Locking - It has always been possible to open a mechanically locked safe by manipulation leaving no trace of entry. Both the knowledge and tools to defeat most mechanical safe locks are very easily obtained and of course keys for safes are also easily copied, even from a photograph. In comparison, the penalty lockout feature of a certified digital safe lock shuts a safe lock down for ten minutes if four incorrect codes are entered in a row. With the ability to interface with duress and alarm modules, unavailable for a mechanical lock, mechanical access control for a safe has been phased out in most of Europe. The Irish Safes Ratings Group (ISRG) and An Garda Síochána recommend certified digital safe locking over mechanical for security reasons. Certification documents for safe locking devices are freely available. Particularly if a safe is to be electronically integrated into a home for alarm monitoring or audit purposes, ask for a copy of the lock’s certification to EN1300.
Monitoring - It is important to realise that most certified digital safe locks have duress signalling capability built in that can provide a client with the opportunity to send a silent panic signal directly from a safe’s keypad. Most people are familiar with duress or panic alarm signalling but seismic sensors are far more potent devices for reducing risk. Faced with a properly anchored certified safe, a burglar has to deal with what, for all practical purposes is an immovable object. The only recourse being heavy-duty power tools or a heat attack, such as an oxyacetylene torch. Both low cost and easy to install, seismic sensors are always on, even if the alarm system is switched off. These sensors will detect prising, cutting, drilling and heat attacks, while not being triggered by normal use of the safe. This is why seismic sensors are the most powerful risk reducing addition to any home safe and why a reputable safe supplier needs to be familiar with them. As is the case with certification and anchoring, ask for documentation confirming that any alarm integration devices used to monitor a safe are certified to alarm standard EN50131.
Do not accept wireless alarm devices fitted to a safe. Wireless sensors can be subject to interference, battery failure and being deliberately blocked, unlike wired devices powered from the alarm system itself, however, the fact that wireless devices need to be mounted outside a safe advertises the fact that such integration is present, increasing the expediency of duress tactics being used, putting the consumer at additional unnecessary risk.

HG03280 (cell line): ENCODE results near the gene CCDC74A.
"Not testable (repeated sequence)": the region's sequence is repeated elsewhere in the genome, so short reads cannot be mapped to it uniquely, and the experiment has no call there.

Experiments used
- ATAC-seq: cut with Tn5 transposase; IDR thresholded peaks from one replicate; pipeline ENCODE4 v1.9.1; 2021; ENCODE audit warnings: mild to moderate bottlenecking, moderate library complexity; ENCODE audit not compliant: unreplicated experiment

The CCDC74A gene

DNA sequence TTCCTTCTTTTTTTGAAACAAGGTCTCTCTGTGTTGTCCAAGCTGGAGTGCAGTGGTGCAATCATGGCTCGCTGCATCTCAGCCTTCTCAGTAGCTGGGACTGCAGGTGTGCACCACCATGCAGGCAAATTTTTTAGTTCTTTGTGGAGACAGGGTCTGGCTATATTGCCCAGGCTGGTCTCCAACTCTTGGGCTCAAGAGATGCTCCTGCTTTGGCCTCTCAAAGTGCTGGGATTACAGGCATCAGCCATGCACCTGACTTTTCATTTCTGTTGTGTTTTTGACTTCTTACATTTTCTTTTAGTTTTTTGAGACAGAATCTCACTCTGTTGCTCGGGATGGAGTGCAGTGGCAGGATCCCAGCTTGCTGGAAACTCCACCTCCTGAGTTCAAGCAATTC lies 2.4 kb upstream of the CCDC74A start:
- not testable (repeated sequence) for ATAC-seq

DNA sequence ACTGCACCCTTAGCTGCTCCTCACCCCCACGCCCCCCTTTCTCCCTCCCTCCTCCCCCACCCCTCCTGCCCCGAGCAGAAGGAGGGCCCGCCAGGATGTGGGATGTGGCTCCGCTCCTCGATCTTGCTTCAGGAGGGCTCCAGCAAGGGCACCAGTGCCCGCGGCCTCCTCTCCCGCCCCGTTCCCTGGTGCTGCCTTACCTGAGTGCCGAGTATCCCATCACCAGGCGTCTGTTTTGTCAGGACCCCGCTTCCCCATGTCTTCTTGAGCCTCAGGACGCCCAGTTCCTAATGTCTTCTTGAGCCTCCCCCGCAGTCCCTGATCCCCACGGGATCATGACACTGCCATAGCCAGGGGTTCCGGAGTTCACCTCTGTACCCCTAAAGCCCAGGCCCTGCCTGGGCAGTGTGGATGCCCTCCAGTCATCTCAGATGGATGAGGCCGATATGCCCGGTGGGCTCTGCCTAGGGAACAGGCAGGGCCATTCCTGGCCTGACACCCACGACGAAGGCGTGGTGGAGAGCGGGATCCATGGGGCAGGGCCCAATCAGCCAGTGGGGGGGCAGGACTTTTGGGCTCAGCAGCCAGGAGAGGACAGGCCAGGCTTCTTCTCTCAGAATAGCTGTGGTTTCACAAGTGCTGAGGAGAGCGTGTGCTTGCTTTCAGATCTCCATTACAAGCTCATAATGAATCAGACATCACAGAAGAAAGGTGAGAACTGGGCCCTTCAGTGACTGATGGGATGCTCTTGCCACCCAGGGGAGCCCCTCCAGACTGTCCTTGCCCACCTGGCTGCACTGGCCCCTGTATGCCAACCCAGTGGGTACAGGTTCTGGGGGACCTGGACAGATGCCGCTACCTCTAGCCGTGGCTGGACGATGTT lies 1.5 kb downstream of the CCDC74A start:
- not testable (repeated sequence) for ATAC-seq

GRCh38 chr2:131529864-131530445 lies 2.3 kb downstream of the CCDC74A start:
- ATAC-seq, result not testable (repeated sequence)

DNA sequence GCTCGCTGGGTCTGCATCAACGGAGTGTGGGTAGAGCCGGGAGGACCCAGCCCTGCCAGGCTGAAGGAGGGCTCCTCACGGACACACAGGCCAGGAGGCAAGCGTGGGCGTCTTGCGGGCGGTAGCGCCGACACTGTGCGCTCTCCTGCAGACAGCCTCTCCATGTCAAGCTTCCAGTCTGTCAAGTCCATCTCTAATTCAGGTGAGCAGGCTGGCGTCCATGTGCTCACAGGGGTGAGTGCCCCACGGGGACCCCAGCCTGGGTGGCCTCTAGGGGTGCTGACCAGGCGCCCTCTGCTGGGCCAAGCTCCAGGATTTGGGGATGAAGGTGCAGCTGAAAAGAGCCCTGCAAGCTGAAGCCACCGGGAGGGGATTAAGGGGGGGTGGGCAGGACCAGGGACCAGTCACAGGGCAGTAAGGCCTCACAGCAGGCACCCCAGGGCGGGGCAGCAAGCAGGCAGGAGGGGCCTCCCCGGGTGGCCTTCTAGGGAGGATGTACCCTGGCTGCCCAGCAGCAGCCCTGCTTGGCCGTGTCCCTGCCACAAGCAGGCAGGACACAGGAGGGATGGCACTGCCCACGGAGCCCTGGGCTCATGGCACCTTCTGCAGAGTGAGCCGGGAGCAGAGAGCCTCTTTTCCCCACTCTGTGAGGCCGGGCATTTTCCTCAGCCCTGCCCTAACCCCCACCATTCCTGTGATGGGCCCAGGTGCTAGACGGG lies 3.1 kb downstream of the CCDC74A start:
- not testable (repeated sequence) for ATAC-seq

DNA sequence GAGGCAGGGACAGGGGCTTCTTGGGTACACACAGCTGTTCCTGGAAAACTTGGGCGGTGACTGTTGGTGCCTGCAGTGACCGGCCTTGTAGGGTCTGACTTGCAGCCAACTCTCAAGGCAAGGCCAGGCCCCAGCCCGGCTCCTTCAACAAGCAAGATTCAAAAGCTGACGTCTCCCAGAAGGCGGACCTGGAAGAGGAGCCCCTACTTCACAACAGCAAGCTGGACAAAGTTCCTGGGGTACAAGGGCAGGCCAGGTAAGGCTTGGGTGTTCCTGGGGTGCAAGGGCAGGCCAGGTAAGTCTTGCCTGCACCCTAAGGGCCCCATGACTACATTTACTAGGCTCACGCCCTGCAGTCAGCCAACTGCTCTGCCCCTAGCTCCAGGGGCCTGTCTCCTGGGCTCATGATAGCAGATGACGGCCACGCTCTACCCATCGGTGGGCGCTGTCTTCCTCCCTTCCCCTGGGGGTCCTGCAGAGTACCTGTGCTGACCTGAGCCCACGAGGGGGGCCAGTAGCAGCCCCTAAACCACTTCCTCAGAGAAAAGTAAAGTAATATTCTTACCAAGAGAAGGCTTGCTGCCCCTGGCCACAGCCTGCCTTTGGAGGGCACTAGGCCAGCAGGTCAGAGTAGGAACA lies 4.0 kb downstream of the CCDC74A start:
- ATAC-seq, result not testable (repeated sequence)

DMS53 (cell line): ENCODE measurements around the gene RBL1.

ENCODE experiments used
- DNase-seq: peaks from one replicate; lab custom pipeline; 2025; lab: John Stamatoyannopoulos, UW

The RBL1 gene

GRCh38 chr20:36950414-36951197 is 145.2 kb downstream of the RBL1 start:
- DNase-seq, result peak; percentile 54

The Private Security Authority licenses alarm installation in the Republic of Ireland on the basis on European standard EN50131. The standard requires all components to be certified compliant with the standard. An uncertified alarm signalling device installed as part of the system voids compliance and even leaves both the installer and the client open to prosecution. An Garda Síochána (Irish Police) will not respond to an unlicensed alarm system or an unverified alarm activation. To trigger a response from An Garda Síochána a monitoring station must verify that an alarm is genuine and not a malfunction. This can be done in a number of ways, but in the context of a safe we need two sensor activations. As most safes come with multiple sensor mounts, this is a straightforward install for a qualified and licensed alarm installer.
1. Certification - Make sure the unit is certified as a ”Safe” to standard EN1143-1
2. Accreditation – Ensure the safe’s certification plate displays an ISO/IEC 17065 accreditation or the logo of a body accredited to certify the burglary resistance of safes.
3. Anchoring - Ask for a certificate of anchorage stating the safe has been anchored with a method designed to achieve at least 50kN.
4. Locking - Confirm the main safe locking device is certified to EN1300.
5. Monitoring - Verify that any alarm signalling devices (if any) used on the safe are EN50131 compliant.
Certified Safes Ireland™ director Alan Donohoe Redd is a member of the European CEN263 Working Group responsible for writing European Standards for safes, strongrooms (vaults), secure cabinets and physical data protection for the European Union. A registered NATO supplier and a longstanding member of the European Security Systems Association, Alan has a vast range of experience spanning almost 40 years and encompassing installation of safes, strongrooms, physical data protection, CCTV, alarms, access control, secure storage control systems and Sensitive Compartmented Information Facility (SCIF) specification, design, and installation.
Alan is an expert on standards and fraud issues related to secure storage in Europe and the UK, has had articles related to these subjects published by The Law Society Gazette and Irish Broker Magazine, has forced retractions of multiple false claims related to secure storage offerings to the public, including some published by the Irish Times, and has been pivotal in having misleading standards and practises recognised and withdrawn in Ireland, the UK and at a European level.
N.A.T.O. Europe, The U.S. Air Force (Europe), PayPal (Worldwide), Grant Thornton, The Department Of Communications (NCSC Cyber Security) (Ireland), The Revenue Commissioners, Electricity Supply Board (Cyber Security) (Ireland), The Danish Defence Forces (Afghanistan), The Insurance Institute of Ireland, The Royal College Of Surgeons, BFC Bank, Interxion Data Centres, The Private Security Authority, Isle of Man Gold Bullion, Brown Thomas, Bvlgari, Boodles, Druids Glen, The Shelbourne Hotel, and many others ....
Alan's seminars on safes, strongrooms and HNW secure storage have been part of Continuing Professional Development for underwriters and insurers having been awarded CPD points by the Insurance Institute of Ireland and the Chartered Insurance Institute (UK).